We investigated whether drugs approved by the Food and Drug Administration (FDA) through expedited review have offered larger health gains, compared to drugs approved through conventional review processes. We identified published estimates of additional health gains (measured in quality-adjusted life-years, or QALYs) associated with drugs approved in the period 1999–2012 through expedited (seventy-six drugs) versus conventional (fifty-nine) review processes.

The FDA has a strict process for drug approval, requiring a number of phases of testing to establish safety and efficacy. It can, however, expedite this process when it thinks a drug may address an unmet clinical need. Of course, you want such a process to be fair and work. You want it to be focused on “better” and “more important” drugs. The 21st Century Cures Act moved even further. Some worry that loosening standards will lead to increased exposure to harm, especially if there isn’t proof that these drugs provide more benefits.

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The Incidental Economist

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The views, opinions and positions expressed by these authors and blogs are theirs and do not necessarily represent that of the Bioethics Research Library and Kennedy Institute of Ethics or Georgetown University.

Bioethics News

Pregnancy Paradox

The dangers of not testing drugs on pregnant women. Pregnant women can get sick. And women with illnesses do get pregnant. Yet most drugs have never been tested for their effects during pregnancy

The views, opinions and positions expressed by these authors and blogs are theirs and do not necessarily represent that of the Bioethics Research Library and Kennedy Institute of Ethics or Georgetown University.

Bioethics Blogs

Erika Lietzan on ‘The Week in Health Law’ Podcast

By Nicolas Terry and Frank Pasquale Subscribe to TWIHL here! This week’s TWIHL is a deep dive into pharmaceutical patent protection and its intersection with the FDA new drug approval process. We touch on molecular drugs, biosimilars, data exclusivity, market exclusivity, the runway to generics, and fascinating differentials … Continue reading

The views, opinions and positions expressed by these authors and blogs are theirs and do not necessarily represent that of the Bioethics Research Library and Kennedy Institute of Ethics or Georgetown University.

Bioethics Blogs

Topsy-Turvy Brand Name Drug Pricing?

On August 7, 2017, The
New York Times
with ProPublica
(an independent, non-profit investigative new agency) reported
that some drug companies have struck deals with insurers to require that
prescriptions be dispensed for the more expensive brand name drug rather than
the less expensive generic alternative! Has the world turned upside down? What
has happened? Perhaps one could respond: Follow the money.

Pharmaceutical companies have apparently cut a deal with
health insurance companies and pharmacy benefits managers for some drug
products so that middle men pay prices that are very competitive, at least as
competitive as the generic equivalents. In one arrangement for a particular
drug – Shire’s Adderall XR, used to treat attention deficit hyperactivity
disorder (ADHD) – UnitedHealthcare insured patients were provided a discount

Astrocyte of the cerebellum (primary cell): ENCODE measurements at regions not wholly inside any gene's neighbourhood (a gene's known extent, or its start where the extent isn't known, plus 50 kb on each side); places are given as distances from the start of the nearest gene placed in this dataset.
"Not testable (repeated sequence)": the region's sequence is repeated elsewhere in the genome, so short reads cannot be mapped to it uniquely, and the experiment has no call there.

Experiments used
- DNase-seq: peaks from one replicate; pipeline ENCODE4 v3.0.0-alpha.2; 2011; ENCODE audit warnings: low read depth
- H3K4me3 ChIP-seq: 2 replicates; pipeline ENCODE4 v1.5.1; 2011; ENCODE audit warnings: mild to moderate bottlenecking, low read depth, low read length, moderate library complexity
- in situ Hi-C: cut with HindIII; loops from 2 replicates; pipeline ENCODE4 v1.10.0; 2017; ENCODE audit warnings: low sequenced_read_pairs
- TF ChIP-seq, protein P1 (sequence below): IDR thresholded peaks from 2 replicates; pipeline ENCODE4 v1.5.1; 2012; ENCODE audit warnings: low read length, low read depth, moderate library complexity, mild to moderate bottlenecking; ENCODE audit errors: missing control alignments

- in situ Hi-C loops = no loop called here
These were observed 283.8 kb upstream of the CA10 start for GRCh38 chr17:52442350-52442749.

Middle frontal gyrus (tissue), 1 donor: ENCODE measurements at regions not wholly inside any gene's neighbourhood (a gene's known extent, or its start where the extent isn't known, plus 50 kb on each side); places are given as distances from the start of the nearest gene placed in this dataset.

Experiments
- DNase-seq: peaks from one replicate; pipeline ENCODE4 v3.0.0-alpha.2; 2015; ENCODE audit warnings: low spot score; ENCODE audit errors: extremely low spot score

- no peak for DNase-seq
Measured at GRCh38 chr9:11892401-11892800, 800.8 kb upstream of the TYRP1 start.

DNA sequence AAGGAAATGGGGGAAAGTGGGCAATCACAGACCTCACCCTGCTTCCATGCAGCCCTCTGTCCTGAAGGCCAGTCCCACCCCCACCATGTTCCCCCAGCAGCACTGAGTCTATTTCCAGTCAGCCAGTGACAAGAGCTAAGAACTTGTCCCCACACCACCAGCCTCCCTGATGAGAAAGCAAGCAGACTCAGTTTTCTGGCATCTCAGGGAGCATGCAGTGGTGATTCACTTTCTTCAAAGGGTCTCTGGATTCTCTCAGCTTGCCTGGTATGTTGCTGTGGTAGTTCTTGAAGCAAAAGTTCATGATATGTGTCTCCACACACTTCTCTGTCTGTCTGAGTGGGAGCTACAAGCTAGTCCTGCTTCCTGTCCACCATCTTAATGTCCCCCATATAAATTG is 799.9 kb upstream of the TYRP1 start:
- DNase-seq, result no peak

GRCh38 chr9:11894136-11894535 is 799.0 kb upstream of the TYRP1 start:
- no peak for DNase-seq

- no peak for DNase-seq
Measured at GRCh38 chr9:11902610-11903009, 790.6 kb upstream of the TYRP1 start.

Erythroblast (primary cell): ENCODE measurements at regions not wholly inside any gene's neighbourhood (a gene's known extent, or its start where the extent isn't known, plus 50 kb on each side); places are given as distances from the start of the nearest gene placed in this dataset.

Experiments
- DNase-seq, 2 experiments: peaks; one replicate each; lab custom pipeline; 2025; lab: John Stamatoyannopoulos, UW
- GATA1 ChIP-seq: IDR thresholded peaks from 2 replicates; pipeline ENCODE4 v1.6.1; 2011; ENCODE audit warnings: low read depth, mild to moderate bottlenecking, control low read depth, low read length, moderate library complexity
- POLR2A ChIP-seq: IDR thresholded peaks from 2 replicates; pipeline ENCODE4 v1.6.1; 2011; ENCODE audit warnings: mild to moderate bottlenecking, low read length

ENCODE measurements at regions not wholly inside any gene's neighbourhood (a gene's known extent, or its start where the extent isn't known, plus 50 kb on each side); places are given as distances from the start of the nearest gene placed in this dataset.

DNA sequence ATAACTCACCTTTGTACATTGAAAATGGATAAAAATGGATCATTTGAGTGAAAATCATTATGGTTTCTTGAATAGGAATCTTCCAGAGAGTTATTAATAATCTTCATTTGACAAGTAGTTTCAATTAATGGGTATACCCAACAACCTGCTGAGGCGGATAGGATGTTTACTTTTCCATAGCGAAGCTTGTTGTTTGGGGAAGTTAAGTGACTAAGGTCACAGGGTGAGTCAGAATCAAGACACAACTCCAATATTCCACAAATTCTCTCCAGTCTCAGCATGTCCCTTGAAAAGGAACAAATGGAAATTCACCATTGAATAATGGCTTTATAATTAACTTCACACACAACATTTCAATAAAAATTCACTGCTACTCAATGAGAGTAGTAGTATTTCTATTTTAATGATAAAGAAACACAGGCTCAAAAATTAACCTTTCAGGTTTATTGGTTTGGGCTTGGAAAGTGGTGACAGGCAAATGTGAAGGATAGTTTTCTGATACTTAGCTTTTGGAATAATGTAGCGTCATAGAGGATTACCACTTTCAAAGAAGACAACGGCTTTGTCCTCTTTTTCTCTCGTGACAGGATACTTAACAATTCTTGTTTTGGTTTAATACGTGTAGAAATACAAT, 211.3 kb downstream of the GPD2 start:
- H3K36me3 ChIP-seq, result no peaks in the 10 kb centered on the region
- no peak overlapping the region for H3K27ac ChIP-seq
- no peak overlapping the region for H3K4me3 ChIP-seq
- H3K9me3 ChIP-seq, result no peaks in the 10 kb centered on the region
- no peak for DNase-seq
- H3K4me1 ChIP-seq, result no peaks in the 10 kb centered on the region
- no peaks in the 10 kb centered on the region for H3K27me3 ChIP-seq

coupon which lowered the cost of the brand name considerably, but a patient’s
family still payed about $50 more a month than for the generic. Consumers
clearly are bearing the increased costs.

A spokesman for United Healthcare defended the program: “By
providing access to these drugs at lower cost, we are able to improve
affordability for our customers and members.” Of course, the statement is true,
but it is a poor justification because in this instance have no choice in the
matter. Even if patients’ physicians write for the generic equivalent, the
doctors are told that they “had to specify that patients required brand-name
versions of the drug.” This may or may not be true depending on the health
insurers’ and pharmacy benefits managers’ formulary requirements; but it may be
a moot point if the band name drug is the only one available, or unless the
patient wants to pay full price for a drug product that is not listed in the
formulary.

The views, opinions and positions expressed by these authors and blogs are theirs and do not necessarily represent that of the Bioethics Research Library and Kennedy Institute of Ethics or Georgetown University.

Bioethics Blogs

Topsy-Turvy Brand Name Drug Pricing?

On August 7, 2017, The
New York Times
with ProPublica
(an independent, non-profit investigative new agency) reported
that some drug companies have struck deals with insurers to require that
prescriptions be dispensed for the more expensive brand name drug rather than
the less expensive generic alternative! Has the world turned upside down? What
has happened? Perhaps one could respond: Follow the money.

Pharmaceutical companies have apparently cut a deal with
health insurance companies and pharmacy benefits managers for some drug
products so that middle men pay prices that are very competitive, at least as
competitive as the generic equivalents. In one arrangement for a particular
drug – Shire’s Adderall XR, used to treat attention deficit hyperactivity
disorder (ADHD) – UnitedHealthcare insured patients were provided a discount
coupon which lowered the cost of the brand name considerably, but a patient’s
family still payed about $50 more a month than for the generic. Consumers
clearly are bearing the increased costs.

A spokesman for United Healthcare defended the program: “By
providing access to these drugs at lower cost, we are able to improve
affordability for our customers and members.” Of course, the statement is true,
but it is a poor justification because in this instance have no choice in the
matter. Even if patients’ physicians write for the generic equivalent, the
doctors are told that they “had to specify that patients required brand-name
versions of the drug.” This may or may not be true depending on the health
insurers’ and pharmacy benefits managers’ formulary requirements; but it may be
a moot point if the band name drug is the only one available, or unless the
patient wants to pay full price for a drug product that is not listed in the
formulary.

The views, opinions and positions expressed by these authors and blogs are theirs and do not necessarily represent that of the Bioethics Research Library and Kennedy Institute of Ethics or Georgetown University.